Bengals left tackle Andrew Whitworth, the offense's de facto captain, surfaced Monday during his first appearance at the offseason conditioning program that began last week. With his return delayed by the birth of his third child, Whitworth got his first feel of the 2012 locker room and likes it.
He spent last year talking about how good the chemistry was and with the free-agent additions of two veteran guards whose lockers are on either side of him (Jacob Bell and Travelle Wharton), as well as running back BenJarvus Green-Ellis, a fellow Louisianan, Whitworth thinks it's headed the same way.
"I think we have guys that are good players, great people and got respect from the guys they play with. The best thing you can have in a locker room are guys that want to play, play well, and they respect everybody in it, " Whitworth said. "I think that's what we have. We have a lot of guys that respect the game, respect the players that play it. Great guys inside the locker room and outside and good players. I think we've continued to do that, to build through the locker room. Having the kind of character guys that want to have success."
NOT SO BOUNT-FUL: Whitworth, the Bengals player rep to the NFL Players Association, continues to question the stiff fines NFL commissioner Roger Goodell handed out to the Saints and their coaching staff in Bountygate. He's keeping a watchful eye on the discipline he expects some players to receive.
"They should serve some kind of penalty. We've now declared it is an infraction," said Whitworth, but he's not wild about it. "I still think that the penalty needs to dictate what they did and the penalties to the coaches and players do not. Once again, if you are still saying guys who commit felonies who go to jail serve less suspension time than someone that supposedly ran a program that encouraged guys to hit guys … ."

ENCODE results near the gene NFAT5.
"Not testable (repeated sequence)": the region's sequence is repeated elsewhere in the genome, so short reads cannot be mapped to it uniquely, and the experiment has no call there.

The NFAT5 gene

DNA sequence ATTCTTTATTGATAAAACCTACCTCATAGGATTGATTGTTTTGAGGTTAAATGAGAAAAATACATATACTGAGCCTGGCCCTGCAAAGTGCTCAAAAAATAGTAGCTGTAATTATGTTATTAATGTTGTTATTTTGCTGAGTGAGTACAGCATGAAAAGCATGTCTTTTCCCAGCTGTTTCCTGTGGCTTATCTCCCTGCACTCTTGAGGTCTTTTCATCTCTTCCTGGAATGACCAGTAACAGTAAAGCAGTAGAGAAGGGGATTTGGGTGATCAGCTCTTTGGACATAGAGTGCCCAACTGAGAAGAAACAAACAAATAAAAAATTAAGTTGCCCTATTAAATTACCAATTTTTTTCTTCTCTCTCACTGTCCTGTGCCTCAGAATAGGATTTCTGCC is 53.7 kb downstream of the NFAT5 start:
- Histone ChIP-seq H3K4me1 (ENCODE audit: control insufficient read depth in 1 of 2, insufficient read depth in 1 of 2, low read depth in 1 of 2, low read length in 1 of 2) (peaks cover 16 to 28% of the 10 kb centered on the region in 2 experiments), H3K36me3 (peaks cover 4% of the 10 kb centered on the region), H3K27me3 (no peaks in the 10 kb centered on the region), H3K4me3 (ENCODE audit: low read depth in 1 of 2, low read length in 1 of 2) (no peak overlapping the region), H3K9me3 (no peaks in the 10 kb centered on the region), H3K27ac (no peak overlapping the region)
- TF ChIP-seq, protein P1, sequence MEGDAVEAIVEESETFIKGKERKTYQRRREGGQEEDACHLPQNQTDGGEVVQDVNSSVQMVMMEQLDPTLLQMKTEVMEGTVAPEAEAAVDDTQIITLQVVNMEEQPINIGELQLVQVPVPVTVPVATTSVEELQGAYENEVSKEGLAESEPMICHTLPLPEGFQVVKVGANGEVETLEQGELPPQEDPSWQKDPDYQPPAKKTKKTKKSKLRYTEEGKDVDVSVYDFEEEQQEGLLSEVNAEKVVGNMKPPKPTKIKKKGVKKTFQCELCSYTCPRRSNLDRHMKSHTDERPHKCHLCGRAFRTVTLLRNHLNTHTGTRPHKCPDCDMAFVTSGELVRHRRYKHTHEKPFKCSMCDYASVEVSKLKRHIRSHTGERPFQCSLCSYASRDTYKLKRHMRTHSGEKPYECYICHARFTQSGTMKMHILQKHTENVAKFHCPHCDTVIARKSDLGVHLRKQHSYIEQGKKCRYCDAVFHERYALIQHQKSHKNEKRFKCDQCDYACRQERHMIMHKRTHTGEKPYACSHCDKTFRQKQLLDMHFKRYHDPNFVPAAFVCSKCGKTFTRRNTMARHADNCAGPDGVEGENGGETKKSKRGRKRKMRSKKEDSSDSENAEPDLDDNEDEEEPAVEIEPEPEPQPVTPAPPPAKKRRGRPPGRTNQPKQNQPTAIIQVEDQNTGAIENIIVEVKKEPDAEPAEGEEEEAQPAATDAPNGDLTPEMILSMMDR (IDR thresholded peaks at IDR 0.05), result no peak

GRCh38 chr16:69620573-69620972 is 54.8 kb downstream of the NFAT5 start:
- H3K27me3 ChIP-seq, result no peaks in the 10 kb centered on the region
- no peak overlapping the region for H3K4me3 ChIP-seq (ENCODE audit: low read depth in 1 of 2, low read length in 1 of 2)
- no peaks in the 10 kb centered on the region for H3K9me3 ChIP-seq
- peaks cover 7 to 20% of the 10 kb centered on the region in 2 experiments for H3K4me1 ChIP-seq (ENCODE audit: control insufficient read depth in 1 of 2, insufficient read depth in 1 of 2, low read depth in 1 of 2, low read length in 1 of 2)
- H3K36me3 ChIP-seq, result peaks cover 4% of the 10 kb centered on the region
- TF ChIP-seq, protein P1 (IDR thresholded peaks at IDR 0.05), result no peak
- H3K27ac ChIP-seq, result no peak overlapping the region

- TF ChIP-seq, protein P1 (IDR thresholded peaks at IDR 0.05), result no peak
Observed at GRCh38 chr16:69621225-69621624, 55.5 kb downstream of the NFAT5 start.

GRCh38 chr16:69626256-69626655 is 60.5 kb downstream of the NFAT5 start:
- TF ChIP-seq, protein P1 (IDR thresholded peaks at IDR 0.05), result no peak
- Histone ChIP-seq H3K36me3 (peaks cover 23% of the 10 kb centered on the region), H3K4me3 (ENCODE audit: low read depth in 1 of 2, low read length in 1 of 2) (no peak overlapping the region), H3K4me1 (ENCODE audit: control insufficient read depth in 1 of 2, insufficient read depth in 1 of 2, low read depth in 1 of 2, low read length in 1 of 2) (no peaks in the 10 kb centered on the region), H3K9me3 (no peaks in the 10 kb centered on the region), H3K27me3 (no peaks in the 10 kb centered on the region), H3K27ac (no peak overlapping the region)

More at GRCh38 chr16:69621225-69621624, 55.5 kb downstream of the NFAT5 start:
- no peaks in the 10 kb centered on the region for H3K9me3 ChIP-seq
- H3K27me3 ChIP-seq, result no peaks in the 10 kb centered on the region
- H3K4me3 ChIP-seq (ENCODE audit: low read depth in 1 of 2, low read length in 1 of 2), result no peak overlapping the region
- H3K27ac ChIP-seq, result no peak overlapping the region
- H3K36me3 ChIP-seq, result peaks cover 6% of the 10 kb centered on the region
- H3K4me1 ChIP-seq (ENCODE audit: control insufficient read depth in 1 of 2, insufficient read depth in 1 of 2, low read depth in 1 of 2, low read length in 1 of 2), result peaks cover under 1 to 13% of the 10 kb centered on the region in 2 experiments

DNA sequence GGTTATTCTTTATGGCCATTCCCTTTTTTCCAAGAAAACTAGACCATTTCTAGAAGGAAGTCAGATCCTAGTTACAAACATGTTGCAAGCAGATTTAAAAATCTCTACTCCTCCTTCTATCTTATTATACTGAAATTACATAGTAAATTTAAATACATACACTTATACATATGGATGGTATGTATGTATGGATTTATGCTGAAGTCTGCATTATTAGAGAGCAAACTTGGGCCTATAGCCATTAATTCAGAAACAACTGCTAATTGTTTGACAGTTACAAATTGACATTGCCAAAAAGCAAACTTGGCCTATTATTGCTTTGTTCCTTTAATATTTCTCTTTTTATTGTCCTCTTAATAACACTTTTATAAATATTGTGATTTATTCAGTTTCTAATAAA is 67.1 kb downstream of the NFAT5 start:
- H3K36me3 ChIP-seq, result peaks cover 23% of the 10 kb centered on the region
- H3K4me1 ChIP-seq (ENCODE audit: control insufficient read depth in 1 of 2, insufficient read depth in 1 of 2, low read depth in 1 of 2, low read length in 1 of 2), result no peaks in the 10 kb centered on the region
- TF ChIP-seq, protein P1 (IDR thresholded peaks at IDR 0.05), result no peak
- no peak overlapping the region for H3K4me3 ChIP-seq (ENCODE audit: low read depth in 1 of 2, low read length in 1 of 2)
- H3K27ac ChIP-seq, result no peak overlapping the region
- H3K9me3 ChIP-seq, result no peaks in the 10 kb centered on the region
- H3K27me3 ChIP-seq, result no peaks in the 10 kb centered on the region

Whitworth wonders if he's working under a bounty system, since he gets paid according to how well he pushes guys around.
"I get paid money not to hug Terrell Suggs and give him a kiss on the cheek," Whitworth said of the Ravens Pro Bowl sack artist. "I get paid money to move him from Point A to Point B, so technically do I have a paid bounty on who I play every week? Technically I do. I either get to make the team next time based on how I play. I promise you it's not for hugs and kisses. Every football player goes out with the intention to dominate the guy they're playing. If they get hurt in the process then that is a hazard of the occupation. "
Whitworth has stuck by his position since the suspensions were levied last month.
"I'm not necessarily taking a side on what bounties are, but I feel like you are trying to define something that is pretty hard to define," Whitworth said. "I think we're trying to nitpick and find a way to penalize guys. Honestly, how can you police that? If me and the O-linemen put up some money to see who can pin or pancake so and so the most times, how are you going to police that? I feel like it has always been part of the game."
HILL WORK: Wide receiver A.J. Green, who many saw as the best player on the board when the Bengals picked him fourth last year, worked out in Atlanta this offseason for five weeks with Georgia Tech receiver Stephen Hill, a guy that has two camps when it comes to the first round. One sees him as a project because he ran very few NFL routes and he would need at least a year to get acclimated, and teams can't give up a year of development for a first-round pick. The other camp says the only way you can get a 6-4 wide receiver that runs 4.3 is the first round.